His process of writing poetry involves an extensive gestation period in which an idea is stored in his mind for months before it is poured on to a page. Of the process that goes into crafting the verses, he had remarked in an interview that “the first and last lines are usually the ones I edit the most, and these are often the poem’s most persuasive critics...”
This collection, however, is markedly different from his earlier works like The Cosmonaut in Hergé’s Rocket or Snake Wine, because it involved simultaneously representing and inventing a historical period. With the creative liberties, he also saw risks, “and to sustain the ambiance and to unmoor myself from established patterns was quite the challenge,” he confesses.
“Also, this is the first book where I have incorporated strikeouts extensively — to suggest the fragility of memory, of civilisation itself.”
Of the powerful connotations in his poems that highlight the politics and hypocrisy inherent in society, he admits that his “starkly political poems come with a heavy dose of speculation, in that, I have incorporated science fiction and fantasy tropes that have to be negotiated before reaching the crux, if there is a crux to be reached at all.”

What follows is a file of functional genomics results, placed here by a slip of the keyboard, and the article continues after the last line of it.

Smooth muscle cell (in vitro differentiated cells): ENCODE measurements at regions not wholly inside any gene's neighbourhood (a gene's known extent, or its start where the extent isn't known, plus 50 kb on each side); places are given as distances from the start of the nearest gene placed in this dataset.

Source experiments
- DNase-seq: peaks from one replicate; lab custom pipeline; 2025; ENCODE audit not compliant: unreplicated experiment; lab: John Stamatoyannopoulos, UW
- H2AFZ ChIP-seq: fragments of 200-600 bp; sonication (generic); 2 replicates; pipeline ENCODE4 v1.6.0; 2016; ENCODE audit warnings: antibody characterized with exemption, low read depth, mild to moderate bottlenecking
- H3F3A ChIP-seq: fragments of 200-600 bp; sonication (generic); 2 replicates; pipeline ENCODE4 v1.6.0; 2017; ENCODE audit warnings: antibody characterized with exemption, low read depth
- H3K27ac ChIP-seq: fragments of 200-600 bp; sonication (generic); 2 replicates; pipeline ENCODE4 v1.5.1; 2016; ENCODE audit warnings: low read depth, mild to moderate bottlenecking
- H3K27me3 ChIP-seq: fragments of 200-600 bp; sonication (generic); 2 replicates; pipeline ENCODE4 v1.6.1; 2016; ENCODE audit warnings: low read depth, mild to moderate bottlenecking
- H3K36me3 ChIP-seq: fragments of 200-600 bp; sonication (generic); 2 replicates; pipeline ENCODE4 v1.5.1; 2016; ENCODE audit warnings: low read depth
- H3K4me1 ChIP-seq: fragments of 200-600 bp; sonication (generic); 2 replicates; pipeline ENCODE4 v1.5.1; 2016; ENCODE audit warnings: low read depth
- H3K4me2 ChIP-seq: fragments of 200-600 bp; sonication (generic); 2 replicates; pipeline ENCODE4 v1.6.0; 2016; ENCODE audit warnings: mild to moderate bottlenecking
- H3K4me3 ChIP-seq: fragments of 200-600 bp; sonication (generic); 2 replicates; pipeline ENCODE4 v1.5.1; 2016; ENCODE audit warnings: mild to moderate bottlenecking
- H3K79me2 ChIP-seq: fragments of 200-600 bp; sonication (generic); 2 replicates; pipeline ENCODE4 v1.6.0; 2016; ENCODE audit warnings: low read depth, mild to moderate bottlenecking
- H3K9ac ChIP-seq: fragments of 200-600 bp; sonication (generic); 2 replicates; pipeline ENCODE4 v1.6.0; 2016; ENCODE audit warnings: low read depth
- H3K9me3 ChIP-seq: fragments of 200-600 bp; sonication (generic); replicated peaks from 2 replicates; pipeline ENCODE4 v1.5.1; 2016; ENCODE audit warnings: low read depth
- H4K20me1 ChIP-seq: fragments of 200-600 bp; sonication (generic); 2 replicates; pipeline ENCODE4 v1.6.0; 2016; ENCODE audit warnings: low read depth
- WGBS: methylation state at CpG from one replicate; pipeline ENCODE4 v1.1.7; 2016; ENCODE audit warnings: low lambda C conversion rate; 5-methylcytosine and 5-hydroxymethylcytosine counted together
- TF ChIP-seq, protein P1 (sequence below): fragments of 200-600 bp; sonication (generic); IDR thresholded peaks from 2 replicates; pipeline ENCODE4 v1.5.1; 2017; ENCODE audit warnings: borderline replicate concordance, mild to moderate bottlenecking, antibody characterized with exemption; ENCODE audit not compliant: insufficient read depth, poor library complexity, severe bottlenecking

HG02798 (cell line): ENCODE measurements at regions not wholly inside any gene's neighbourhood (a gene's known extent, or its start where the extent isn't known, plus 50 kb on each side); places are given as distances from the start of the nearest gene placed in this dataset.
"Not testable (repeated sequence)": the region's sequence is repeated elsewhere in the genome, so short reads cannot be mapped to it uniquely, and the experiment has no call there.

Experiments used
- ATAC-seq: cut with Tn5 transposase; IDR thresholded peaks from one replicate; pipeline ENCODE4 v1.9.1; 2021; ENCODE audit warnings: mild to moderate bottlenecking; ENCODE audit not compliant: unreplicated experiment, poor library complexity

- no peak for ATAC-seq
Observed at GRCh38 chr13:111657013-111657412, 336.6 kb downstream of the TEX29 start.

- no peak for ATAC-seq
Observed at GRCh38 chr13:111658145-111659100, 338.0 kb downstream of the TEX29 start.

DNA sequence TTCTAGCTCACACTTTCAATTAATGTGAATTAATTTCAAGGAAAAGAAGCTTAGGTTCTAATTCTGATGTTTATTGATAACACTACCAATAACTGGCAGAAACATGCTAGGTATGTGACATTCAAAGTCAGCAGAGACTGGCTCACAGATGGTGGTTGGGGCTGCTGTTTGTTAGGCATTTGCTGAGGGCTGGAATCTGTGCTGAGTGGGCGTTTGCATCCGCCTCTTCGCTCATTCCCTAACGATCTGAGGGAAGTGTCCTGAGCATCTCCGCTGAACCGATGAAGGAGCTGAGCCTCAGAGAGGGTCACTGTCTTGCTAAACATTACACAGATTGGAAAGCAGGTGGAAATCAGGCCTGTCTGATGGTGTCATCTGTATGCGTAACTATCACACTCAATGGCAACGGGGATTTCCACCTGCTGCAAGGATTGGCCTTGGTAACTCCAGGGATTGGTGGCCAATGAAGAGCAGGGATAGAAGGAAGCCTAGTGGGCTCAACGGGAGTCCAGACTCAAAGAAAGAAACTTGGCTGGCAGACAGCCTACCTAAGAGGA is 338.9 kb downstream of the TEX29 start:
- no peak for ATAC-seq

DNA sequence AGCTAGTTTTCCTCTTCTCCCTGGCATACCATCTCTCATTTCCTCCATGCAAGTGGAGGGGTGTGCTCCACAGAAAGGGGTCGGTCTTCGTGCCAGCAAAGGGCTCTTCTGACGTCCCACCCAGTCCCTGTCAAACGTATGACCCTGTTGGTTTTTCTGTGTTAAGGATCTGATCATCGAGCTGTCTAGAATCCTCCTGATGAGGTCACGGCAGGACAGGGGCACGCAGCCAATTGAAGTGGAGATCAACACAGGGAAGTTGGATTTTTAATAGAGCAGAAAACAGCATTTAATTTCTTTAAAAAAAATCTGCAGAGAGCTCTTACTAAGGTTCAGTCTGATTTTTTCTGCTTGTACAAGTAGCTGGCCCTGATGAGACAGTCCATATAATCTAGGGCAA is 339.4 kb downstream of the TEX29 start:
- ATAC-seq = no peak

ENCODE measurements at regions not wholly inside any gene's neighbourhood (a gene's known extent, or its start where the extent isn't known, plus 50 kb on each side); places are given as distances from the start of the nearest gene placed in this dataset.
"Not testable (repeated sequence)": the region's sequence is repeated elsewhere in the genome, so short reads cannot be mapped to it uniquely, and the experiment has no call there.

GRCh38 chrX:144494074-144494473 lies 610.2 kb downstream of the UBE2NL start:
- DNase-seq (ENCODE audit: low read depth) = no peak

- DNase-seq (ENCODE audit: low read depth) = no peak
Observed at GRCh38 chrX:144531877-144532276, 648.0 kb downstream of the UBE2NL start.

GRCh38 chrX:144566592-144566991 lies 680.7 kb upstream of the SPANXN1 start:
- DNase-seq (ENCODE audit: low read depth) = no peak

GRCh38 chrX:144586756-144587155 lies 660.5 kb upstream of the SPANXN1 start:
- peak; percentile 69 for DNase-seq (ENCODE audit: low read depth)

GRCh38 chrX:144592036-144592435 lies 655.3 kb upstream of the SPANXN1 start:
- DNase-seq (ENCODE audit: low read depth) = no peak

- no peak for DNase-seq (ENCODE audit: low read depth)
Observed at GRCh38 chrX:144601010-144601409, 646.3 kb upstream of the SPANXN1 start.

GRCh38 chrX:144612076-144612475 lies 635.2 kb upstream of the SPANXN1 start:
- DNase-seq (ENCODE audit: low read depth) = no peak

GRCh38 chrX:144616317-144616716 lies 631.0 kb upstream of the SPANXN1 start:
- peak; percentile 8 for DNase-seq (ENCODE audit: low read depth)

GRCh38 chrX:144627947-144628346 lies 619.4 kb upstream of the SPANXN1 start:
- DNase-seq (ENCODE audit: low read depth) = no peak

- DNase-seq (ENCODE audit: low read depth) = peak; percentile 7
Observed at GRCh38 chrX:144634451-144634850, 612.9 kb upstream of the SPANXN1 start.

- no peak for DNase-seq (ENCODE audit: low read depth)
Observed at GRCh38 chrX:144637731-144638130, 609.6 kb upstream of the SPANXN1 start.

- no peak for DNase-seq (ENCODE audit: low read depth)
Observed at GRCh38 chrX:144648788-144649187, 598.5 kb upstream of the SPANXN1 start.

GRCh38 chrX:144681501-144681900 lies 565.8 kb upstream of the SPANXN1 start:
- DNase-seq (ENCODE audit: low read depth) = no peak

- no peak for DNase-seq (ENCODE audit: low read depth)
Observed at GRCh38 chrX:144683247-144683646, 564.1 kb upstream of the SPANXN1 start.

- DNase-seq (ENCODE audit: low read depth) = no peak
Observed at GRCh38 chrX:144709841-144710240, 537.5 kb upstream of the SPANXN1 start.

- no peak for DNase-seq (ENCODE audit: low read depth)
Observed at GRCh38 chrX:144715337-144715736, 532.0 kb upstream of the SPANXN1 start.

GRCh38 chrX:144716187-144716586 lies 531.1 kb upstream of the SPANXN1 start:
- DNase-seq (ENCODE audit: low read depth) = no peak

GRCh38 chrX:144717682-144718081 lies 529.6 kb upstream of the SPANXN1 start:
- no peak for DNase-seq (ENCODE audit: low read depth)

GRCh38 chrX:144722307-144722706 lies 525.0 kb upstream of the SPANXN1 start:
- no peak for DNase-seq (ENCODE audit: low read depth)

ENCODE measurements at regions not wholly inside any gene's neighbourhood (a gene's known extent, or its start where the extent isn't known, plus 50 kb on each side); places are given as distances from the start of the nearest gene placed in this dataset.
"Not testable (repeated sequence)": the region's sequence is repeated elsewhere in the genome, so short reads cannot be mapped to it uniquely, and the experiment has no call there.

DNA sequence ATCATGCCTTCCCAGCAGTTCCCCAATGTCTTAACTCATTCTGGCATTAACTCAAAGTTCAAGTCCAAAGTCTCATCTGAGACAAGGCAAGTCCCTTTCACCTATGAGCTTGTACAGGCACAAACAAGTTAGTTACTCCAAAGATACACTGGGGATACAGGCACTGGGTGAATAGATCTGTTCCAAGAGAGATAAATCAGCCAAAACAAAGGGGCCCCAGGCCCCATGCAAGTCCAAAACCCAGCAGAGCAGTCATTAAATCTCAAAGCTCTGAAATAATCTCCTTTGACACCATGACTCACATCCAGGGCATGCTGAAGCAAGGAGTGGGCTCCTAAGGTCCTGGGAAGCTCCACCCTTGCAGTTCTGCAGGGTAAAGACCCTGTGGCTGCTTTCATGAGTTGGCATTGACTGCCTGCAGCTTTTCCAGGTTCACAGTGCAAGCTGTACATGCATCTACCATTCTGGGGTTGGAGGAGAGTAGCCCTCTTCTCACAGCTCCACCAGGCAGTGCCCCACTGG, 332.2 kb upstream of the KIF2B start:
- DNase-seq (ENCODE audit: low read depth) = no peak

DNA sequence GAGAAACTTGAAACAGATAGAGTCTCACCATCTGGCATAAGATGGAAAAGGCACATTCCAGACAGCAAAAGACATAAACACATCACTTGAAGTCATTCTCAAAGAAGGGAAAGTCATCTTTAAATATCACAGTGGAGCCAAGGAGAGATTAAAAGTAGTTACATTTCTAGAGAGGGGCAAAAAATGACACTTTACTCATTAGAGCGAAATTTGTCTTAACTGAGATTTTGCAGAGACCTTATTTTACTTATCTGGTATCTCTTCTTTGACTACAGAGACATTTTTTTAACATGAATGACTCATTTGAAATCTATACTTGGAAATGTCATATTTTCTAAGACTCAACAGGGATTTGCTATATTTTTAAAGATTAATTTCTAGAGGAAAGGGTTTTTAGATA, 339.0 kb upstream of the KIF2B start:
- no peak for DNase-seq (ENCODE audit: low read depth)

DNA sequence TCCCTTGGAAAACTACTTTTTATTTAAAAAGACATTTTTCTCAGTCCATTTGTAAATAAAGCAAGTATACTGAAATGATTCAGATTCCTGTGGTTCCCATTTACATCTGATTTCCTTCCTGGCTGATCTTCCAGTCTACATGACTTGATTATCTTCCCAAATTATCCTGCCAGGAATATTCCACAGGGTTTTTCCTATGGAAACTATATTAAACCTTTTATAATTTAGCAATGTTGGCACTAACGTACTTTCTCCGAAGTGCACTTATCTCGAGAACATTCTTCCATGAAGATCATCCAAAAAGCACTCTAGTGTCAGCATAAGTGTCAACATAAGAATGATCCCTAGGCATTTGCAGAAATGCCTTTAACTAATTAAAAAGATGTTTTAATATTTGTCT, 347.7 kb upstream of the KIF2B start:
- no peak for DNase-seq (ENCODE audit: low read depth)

Following the coronavirus outbreak, the poet has embarked on another poetry initiative, The Quarantine Train, which began with his desire to conduct a workshop. Over the months that followed the lockdown, the project has grown and now comprises a core team of writers who host critiquing and appreciation sessions and guest lectures by poets and scholars from across the world. With the collective, it was the poet’s aim to bring together a consortium of writers and members who are seriously interested in literature, and to create a virtual space for interaction with literary aficionados during this rather isolated time of quarantine and social distancing.